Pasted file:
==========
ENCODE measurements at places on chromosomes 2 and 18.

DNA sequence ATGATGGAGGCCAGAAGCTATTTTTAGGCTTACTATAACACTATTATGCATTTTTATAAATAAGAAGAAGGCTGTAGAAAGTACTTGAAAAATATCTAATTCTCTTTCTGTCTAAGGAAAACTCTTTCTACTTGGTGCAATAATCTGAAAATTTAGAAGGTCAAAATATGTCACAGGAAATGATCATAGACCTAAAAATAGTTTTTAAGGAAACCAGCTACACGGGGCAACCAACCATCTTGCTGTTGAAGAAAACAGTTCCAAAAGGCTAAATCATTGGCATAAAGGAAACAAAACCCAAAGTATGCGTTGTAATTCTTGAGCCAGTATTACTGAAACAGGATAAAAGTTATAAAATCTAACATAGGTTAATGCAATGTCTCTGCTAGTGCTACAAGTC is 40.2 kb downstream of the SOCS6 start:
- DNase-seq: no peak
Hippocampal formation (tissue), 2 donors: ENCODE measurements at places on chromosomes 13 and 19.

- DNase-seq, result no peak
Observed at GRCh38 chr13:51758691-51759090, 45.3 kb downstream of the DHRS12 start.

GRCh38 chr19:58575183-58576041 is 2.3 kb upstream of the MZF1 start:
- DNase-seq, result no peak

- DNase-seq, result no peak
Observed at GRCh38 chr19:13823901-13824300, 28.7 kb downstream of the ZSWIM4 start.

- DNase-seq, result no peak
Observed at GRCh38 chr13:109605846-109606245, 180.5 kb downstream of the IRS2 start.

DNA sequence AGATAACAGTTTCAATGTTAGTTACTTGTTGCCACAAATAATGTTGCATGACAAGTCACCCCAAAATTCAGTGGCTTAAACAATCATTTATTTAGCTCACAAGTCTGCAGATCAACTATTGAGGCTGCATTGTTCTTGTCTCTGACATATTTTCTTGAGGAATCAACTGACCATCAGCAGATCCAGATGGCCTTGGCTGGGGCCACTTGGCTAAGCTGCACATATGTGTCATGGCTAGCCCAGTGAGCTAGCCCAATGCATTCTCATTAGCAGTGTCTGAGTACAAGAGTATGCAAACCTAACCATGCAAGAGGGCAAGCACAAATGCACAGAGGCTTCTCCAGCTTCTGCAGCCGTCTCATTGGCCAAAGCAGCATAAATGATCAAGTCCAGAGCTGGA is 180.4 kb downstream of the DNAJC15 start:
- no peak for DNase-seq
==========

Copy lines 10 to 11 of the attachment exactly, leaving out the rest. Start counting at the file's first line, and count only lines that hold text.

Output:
Observed at GRCh38 chr19:13823901-13824300, 28.7 kb downstream of the ZSWIM4 start.

- DNase-seq, result no peak